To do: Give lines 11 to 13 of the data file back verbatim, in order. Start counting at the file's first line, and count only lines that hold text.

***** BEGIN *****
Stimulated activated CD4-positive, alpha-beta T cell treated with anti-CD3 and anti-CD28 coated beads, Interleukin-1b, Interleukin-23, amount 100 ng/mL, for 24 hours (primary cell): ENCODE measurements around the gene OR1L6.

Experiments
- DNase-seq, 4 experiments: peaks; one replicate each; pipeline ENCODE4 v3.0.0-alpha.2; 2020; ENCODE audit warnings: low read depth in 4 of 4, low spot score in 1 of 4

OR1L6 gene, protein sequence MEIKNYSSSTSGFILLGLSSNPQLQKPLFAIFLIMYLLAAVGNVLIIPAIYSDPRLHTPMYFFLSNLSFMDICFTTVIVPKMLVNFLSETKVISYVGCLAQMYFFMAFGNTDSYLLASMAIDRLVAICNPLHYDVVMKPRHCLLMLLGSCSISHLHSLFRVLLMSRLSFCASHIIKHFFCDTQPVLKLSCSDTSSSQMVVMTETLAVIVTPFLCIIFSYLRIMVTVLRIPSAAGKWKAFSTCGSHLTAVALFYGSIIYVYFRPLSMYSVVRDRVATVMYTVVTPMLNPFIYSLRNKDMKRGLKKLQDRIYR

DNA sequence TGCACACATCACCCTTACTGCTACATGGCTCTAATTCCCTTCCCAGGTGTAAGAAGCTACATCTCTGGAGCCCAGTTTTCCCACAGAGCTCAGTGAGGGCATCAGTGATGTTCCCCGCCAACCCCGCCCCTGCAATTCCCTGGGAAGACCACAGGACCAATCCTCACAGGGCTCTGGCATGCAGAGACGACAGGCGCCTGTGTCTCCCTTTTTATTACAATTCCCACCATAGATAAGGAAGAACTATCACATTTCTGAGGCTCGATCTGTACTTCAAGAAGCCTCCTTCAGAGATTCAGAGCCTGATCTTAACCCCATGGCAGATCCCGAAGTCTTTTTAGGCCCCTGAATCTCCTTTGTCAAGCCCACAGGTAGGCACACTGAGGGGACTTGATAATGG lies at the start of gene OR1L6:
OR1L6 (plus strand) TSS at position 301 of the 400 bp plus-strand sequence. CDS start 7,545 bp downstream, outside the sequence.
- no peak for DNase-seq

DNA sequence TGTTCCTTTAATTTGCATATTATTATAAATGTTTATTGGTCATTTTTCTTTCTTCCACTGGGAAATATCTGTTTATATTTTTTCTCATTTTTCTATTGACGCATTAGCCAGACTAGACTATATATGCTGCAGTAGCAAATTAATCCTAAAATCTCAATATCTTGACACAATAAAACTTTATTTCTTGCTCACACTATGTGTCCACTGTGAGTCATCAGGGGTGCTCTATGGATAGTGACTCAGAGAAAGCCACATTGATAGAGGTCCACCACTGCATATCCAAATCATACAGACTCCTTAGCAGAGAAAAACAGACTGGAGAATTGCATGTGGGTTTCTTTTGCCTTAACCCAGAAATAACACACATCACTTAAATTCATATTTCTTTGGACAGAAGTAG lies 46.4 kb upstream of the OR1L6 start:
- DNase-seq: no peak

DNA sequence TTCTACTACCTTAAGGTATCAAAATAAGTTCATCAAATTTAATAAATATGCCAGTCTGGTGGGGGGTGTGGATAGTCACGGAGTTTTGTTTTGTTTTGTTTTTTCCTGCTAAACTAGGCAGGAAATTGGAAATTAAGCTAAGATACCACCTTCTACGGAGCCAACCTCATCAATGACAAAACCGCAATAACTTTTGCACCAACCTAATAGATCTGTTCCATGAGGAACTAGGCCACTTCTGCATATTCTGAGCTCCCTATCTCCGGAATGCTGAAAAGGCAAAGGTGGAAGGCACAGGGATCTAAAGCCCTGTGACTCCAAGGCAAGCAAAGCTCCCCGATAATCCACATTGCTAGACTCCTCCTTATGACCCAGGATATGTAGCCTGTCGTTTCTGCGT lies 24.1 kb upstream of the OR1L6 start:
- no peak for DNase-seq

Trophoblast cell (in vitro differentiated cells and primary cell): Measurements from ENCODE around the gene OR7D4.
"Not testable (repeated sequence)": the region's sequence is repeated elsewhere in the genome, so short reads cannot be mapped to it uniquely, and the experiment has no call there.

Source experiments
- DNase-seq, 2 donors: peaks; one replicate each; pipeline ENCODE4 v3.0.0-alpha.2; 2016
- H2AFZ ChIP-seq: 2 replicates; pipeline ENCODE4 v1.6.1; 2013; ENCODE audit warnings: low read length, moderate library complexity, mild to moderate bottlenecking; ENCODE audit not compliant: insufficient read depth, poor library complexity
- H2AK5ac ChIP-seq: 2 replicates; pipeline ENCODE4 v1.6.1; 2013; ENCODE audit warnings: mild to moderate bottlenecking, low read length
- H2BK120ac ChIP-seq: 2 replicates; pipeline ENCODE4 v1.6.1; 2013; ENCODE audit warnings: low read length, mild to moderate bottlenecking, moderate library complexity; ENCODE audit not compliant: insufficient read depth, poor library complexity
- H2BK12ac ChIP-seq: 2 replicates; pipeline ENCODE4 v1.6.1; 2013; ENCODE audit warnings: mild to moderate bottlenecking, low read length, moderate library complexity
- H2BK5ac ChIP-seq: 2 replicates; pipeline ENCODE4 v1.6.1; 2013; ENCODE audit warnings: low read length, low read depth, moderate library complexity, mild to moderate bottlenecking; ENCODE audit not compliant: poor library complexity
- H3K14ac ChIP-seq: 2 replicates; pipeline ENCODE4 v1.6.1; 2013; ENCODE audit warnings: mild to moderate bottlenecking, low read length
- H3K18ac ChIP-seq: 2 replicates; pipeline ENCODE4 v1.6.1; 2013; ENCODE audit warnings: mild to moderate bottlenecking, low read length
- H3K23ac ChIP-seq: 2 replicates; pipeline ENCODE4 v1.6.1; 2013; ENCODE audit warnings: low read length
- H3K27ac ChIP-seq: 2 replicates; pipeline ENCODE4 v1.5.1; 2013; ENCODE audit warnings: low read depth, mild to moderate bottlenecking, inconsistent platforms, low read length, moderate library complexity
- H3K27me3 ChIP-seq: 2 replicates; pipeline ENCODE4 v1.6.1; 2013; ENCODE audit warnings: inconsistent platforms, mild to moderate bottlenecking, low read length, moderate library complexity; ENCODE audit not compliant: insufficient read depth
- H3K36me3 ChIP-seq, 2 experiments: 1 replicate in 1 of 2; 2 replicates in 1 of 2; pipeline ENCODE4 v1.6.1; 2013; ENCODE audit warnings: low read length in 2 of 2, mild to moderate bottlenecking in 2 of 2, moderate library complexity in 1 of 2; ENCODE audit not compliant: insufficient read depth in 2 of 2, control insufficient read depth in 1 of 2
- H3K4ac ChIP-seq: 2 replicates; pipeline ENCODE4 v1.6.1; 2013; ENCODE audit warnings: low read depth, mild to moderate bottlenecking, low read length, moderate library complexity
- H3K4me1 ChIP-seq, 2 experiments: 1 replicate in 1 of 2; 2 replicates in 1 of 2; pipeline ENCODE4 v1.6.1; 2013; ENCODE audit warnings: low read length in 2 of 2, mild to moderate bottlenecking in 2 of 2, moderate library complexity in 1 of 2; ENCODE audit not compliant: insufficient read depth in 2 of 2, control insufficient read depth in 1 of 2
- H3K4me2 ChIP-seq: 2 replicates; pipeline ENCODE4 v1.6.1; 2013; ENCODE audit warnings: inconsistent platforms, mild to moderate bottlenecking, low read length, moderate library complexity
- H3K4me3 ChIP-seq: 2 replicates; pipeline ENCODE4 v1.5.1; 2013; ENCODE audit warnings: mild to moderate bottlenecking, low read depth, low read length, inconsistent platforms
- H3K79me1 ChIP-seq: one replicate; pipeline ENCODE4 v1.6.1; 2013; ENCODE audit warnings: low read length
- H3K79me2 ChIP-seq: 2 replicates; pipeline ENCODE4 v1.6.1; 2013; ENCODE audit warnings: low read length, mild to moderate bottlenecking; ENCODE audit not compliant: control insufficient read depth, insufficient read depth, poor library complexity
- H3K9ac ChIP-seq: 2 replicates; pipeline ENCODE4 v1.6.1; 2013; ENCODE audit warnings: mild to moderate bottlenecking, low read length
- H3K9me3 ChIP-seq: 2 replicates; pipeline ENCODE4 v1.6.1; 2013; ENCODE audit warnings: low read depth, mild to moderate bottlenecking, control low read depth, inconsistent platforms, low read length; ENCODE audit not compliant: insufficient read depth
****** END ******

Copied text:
- no peak for DNase-seq

Trophoblast cell (in vitro differentiated cells and primary cell): Measurements from ENCODE around the gene OR7D4.
"Not testable (repeated sequence)": the region's sequence is repeated elsewhere in the genome, so short reads cannot be mapped to it uniquely, and the experiment has no call there.